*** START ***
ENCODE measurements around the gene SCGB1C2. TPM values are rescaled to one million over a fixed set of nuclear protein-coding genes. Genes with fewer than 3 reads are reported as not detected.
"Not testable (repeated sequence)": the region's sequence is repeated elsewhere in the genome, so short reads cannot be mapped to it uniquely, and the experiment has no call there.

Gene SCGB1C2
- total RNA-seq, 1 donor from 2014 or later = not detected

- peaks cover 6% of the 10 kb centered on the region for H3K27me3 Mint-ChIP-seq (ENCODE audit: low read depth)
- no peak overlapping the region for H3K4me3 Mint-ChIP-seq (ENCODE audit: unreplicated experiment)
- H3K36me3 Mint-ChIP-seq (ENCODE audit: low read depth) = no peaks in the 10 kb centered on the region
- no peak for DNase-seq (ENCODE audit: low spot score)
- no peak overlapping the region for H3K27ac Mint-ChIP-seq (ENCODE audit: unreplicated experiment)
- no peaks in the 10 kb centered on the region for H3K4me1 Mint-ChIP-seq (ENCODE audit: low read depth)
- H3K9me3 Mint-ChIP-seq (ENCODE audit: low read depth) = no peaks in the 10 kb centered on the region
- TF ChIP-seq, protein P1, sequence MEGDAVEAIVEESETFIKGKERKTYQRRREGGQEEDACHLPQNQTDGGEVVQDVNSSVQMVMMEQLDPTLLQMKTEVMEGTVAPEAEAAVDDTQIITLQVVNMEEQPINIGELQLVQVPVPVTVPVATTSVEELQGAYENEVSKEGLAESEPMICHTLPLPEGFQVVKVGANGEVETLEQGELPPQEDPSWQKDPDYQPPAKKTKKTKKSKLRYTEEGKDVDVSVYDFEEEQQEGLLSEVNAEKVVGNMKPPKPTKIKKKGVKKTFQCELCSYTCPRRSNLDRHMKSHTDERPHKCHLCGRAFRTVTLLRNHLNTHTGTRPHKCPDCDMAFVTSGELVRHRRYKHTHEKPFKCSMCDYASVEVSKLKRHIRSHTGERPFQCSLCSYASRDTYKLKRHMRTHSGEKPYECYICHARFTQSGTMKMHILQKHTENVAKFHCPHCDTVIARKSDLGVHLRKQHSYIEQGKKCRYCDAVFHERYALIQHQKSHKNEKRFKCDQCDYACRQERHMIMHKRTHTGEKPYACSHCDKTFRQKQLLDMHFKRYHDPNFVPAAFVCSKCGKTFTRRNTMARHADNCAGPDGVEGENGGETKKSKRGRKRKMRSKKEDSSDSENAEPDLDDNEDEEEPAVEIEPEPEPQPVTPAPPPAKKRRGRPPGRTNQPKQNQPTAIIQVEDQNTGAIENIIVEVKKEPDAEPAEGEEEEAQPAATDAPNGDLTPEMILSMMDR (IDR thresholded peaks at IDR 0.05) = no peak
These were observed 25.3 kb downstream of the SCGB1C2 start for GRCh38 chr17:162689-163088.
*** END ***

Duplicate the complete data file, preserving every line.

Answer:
ENCODE measurements around the gene SCGB1C2. TPM values are rescaled to one million over a fixed set of nuclear protein-coding genes. Genes with fewer than 3 reads are reported as not detected.
"Not testable (repeated sequence)": the region's sequence is repeated elsewhere in the genome, so short reads cannot be mapped to it uniquely, and the experiment has no call there.

Gene SCGB1C2
- total RNA-seq, 1 donor from 2014 or later = not detected

- peaks cover 6% of the 10 kb centered on the region for H3K27me3 Mint-ChIP-seq (ENCODE audit: low read depth)
- no peak overlapping the region for H3K4me3 Mint-ChIP-seq (ENCODE audit: unreplicated experiment)
- H3K36me3 Mint-ChIP-seq (ENCODE audit: low read depth) = no peaks in the 10 kb centered on the region
- no peak for DNase-seq (ENCODE audit: low spot score)
- no peak overlapping the region for H3K27ac Mint-ChIP-seq (ENCODE audit: unreplicated experiment)
- no peaks in the 10 kb centered on the region for H3K4me1 Mint-ChIP-seq (ENCODE audit: low read depth)
- H3K9me3 Mint-ChIP-seq (ENCODE audit: low read depth) = no peaks in the 10 kb centered on the region
- TF ChIP-seq, protein P1, sequence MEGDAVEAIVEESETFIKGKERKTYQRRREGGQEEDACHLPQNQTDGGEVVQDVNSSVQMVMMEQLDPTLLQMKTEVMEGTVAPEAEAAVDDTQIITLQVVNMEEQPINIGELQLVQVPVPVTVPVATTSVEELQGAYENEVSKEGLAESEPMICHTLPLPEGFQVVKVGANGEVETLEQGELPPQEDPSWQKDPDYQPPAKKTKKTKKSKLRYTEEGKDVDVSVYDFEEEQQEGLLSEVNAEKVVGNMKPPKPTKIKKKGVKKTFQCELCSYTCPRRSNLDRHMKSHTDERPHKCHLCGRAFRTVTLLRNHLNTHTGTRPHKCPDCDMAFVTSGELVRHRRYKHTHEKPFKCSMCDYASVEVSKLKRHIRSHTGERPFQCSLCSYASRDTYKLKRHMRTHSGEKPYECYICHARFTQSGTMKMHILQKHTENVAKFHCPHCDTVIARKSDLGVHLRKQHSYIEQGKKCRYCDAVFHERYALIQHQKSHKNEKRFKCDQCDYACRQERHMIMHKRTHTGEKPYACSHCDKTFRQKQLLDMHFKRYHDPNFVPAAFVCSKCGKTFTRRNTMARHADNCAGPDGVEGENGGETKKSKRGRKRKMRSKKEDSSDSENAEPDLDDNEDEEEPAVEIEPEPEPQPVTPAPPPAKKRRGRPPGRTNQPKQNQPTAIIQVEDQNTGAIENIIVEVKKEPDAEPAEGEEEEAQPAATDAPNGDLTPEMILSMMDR (IDR thresholded peaks at IDR 0.05) = no peak
These were observed 25.3 kb downstream of the SCGB1C2 start for GRCh38 chr17:162689-163088.